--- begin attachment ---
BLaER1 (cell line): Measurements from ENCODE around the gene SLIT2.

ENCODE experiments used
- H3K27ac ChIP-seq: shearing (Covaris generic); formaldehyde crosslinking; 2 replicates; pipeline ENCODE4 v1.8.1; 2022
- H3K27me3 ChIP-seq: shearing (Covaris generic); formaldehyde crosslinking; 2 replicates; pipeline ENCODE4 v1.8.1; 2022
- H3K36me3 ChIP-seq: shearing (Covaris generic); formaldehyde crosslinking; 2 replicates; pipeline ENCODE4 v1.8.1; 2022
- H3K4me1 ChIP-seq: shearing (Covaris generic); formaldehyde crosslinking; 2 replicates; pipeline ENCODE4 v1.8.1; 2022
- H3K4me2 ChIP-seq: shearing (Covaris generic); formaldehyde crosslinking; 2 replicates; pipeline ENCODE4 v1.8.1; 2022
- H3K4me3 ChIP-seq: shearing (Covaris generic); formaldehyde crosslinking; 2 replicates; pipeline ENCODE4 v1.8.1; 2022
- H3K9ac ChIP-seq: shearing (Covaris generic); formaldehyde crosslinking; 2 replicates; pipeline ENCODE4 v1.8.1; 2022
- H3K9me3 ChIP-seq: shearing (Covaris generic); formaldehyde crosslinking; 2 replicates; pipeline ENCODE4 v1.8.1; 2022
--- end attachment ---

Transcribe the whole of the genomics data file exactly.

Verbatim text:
BLaER1 (cell line): Measurements from ENCODE around the gene SLIT2.

ENCODE experiments used
- H3K27ac ChIP-seq: shearing (Covaris generic); formaldehyde crosslinking; 2 replicates; pipeline ENCODE4 v1.8.1; 2022
- H3K27me3 ChIP-seq: shearing (Covaris generic); formaldehyde crosslinking; 2 replicates; pipeline ENCODE4 v1.8.1; 2022
- H3K36me3 ChIP-seq: shearing (Covaris generic); formaldehyde crosslinking; 2 replicates; pipeline ENCODE4 v1.8.1; 2022
- H3K4me1 ChIP-seq: shearing (Covaris generic); formaldehyde crosslinking; 2 replicates; pipeline ENCODE4 v1.8.1; 2022
- H3K4me2 ChIP-seq: shearing (Covaris generic); formaldehyde crosslinking; 2 replicates; pipeline ENCODE4 v1.8.1; 2022
- H3K4me3 ChIP-seq: shearing (Covaris generic); formaldehyde crosslinking; 2 replicates; pipeline ENCODE4 v1.8.1; 2022
- H3K9ac ChIP-seq: shearing (Covaris generic); formaldehyde crosslinking; 2 replicates; pipeline ENCODE4 v1.8.1; 2022
- H3K9me3 ChIP-seq: shearing (Covaris generic); formaldehyde crosslinking; 2 replicates; pipeline ENCODE4 v1.8.1; 2022